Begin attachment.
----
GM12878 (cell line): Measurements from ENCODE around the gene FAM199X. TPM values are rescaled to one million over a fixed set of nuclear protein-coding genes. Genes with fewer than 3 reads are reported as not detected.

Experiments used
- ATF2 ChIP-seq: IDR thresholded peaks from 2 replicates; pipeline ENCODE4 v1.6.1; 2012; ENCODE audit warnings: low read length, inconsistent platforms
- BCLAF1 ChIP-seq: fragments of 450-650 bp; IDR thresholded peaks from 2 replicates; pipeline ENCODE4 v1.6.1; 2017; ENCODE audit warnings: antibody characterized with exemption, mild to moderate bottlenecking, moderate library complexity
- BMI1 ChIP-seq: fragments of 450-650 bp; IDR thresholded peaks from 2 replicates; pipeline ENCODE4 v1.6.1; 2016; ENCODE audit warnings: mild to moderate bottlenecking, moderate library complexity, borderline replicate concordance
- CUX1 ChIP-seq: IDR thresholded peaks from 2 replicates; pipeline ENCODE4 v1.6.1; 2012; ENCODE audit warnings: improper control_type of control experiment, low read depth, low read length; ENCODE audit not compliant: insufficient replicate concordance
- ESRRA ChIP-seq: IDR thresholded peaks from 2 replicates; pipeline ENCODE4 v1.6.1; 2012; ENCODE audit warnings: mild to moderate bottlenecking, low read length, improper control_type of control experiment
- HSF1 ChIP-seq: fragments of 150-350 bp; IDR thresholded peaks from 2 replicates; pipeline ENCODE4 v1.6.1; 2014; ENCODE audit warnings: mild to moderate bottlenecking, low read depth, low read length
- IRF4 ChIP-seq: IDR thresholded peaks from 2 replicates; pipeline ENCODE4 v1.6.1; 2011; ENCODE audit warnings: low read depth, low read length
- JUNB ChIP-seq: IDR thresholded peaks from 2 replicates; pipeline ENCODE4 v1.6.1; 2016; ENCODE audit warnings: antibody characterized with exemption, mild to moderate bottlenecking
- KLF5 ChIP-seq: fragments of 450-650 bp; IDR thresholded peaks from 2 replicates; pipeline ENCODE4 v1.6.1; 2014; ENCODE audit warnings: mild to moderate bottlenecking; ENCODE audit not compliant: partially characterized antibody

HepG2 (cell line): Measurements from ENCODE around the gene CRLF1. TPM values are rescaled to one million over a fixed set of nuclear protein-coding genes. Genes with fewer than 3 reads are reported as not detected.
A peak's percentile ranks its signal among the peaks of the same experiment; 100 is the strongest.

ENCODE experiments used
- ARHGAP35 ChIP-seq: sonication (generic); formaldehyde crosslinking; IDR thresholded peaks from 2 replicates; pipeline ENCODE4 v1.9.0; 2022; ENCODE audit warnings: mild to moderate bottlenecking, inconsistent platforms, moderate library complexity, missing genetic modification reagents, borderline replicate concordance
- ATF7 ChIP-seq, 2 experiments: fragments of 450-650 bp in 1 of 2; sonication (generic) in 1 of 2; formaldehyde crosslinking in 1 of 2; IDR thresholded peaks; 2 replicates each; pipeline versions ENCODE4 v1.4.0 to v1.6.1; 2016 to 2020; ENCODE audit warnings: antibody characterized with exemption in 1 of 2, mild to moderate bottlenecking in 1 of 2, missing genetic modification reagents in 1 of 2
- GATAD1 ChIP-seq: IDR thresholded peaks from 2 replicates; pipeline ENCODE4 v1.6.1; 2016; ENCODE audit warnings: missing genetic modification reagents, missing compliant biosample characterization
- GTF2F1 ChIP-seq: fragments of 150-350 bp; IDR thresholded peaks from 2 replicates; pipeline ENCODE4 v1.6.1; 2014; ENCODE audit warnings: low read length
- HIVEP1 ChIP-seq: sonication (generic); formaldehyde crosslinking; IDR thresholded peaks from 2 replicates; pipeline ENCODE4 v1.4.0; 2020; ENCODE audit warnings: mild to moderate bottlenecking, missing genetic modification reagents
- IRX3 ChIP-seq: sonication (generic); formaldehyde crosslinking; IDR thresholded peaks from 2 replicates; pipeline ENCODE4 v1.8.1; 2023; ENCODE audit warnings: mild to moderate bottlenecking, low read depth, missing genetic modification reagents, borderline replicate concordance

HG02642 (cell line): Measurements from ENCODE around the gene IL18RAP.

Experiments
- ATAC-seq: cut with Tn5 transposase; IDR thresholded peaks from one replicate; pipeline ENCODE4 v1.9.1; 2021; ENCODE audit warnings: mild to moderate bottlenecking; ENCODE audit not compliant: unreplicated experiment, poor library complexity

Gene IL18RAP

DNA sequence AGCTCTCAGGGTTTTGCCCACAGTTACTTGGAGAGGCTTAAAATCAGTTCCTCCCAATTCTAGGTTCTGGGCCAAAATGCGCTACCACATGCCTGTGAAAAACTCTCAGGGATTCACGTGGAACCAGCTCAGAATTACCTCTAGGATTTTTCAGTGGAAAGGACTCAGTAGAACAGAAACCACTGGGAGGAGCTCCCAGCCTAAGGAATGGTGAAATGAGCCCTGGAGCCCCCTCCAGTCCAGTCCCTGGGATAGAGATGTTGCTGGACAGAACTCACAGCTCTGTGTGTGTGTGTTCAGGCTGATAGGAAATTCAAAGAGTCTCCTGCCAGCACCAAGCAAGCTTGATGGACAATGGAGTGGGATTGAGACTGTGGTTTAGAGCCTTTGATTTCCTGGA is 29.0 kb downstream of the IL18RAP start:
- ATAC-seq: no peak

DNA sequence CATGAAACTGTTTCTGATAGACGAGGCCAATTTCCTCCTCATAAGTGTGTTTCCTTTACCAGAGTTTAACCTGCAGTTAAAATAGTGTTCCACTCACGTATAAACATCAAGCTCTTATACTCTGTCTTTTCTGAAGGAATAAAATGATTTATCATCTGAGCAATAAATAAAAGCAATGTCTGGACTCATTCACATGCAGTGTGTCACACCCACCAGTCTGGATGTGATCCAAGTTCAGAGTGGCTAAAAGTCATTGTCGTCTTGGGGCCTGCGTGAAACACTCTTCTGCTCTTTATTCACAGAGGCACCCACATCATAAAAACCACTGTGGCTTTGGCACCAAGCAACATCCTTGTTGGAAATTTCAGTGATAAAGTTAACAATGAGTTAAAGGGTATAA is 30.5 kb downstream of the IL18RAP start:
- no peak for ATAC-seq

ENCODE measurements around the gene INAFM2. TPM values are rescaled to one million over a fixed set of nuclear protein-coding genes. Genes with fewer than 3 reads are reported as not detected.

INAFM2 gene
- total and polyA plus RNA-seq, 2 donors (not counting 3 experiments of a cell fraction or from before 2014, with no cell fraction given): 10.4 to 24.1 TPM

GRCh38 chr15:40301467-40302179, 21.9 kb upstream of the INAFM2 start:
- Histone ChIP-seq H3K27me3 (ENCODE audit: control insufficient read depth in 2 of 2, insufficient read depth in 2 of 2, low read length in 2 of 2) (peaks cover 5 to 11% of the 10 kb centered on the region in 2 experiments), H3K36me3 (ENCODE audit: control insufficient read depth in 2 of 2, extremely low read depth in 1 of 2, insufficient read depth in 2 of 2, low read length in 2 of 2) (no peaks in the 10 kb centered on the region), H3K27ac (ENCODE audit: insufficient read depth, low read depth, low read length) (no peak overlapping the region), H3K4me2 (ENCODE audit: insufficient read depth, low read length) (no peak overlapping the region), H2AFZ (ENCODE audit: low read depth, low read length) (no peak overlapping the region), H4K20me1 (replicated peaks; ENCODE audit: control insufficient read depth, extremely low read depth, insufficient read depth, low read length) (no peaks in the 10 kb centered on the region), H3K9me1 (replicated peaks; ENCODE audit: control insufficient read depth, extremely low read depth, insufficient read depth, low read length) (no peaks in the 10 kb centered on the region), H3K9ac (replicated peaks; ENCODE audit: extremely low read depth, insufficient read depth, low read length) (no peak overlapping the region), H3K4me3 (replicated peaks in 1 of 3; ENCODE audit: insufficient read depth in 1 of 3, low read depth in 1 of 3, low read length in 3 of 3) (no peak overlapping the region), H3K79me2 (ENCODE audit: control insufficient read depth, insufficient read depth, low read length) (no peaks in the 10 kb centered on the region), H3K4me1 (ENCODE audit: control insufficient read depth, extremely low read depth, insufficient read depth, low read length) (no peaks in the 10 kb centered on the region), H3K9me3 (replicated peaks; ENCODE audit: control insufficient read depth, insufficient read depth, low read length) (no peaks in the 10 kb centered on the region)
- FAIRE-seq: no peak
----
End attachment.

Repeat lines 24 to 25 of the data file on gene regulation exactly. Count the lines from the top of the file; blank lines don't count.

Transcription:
Gene IL18RAP

DNA sequence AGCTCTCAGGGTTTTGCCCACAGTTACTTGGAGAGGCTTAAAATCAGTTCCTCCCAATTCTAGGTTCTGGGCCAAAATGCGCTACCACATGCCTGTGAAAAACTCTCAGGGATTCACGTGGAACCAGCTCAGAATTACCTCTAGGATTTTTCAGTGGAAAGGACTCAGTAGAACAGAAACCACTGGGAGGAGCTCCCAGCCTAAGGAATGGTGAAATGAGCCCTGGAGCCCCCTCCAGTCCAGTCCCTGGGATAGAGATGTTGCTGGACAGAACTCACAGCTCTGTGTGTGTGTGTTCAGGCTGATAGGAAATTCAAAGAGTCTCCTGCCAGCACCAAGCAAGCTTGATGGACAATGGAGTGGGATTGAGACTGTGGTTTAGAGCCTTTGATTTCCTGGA is 29.0 kb downstream of the IL18RAP start: